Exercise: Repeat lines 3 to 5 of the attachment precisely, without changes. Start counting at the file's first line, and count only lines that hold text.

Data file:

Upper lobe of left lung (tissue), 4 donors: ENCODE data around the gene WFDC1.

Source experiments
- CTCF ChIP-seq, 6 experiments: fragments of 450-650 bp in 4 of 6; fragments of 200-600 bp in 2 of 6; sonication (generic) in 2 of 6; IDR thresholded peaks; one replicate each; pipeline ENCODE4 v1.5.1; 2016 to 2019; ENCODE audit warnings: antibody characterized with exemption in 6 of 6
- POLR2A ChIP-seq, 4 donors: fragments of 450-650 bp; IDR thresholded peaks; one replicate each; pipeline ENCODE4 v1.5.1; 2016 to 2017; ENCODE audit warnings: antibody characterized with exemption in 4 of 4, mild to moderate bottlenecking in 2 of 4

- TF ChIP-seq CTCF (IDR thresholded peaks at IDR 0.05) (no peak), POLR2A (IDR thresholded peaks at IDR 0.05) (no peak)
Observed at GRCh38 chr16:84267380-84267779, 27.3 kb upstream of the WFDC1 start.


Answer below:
- CTCF ChIP-seq, 6 experiments: fragments of 450-650 bp in 4 of 6; fragments of 200-600 bp in 2 of 6; sonication (generic) in 2 of 6; IDR thresholded peaks; one replicate each; pipeline ENCODE4 v1.5.1; 2016 to 2019; ENCODE audit warnings: antibody characterized with exemption in 6 of 6
- POLR2A ChIP-seq, 4 donors: fragments of 450-650 bp; IDR thresholded peaks; one replicate each; pipeline ENCODE4 v1.5.1; 2016 to 2017; ENCODE audit warnings: antibody characterized with exemption in 4 of 4, mild to moderate bottlenecking in 2 of 4

- TF ChIP-seq CTCF (IDR thresholded peaks at IDR 0.05) (no peak), POLR2A (IDR thresholded peaks at IDR 0.05) (no peak)